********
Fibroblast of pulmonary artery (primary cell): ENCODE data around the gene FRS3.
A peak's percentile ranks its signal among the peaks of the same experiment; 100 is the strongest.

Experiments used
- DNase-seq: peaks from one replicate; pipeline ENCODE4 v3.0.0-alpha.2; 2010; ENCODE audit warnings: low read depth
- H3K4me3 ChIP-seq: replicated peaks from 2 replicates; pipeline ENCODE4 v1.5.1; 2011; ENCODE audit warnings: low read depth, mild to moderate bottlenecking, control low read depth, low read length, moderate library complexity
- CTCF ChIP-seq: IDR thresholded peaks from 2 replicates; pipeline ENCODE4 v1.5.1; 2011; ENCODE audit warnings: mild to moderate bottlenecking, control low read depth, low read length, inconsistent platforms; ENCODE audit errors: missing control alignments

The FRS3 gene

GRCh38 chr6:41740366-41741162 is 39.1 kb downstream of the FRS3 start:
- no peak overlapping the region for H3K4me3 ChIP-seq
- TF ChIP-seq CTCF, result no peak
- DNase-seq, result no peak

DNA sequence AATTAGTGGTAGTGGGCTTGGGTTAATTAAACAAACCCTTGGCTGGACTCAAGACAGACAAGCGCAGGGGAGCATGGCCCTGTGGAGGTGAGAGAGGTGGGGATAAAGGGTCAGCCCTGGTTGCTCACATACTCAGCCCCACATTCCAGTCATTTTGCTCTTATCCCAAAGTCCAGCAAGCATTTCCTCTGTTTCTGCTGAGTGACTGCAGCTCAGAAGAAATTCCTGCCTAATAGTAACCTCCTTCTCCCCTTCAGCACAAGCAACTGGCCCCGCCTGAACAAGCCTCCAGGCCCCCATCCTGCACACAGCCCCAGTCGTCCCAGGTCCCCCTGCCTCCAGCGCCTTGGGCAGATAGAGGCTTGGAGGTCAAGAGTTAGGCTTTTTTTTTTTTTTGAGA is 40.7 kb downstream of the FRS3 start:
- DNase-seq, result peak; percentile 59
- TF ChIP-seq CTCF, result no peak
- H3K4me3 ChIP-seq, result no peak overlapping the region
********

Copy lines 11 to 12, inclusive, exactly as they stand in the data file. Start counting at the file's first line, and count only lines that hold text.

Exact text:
- DNase-seq, result no peak

DNA sequence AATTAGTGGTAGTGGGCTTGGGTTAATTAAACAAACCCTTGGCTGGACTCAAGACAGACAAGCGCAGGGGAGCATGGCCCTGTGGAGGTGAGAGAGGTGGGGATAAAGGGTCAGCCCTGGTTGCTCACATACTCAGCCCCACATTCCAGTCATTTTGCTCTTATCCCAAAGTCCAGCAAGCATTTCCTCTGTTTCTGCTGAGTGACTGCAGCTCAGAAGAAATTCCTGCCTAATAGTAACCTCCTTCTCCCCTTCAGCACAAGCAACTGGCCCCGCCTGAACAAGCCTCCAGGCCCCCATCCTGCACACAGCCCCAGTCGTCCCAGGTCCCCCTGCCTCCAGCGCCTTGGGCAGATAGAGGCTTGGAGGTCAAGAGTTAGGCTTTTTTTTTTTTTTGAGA is 40.7 kb downstream of the FRS3 start: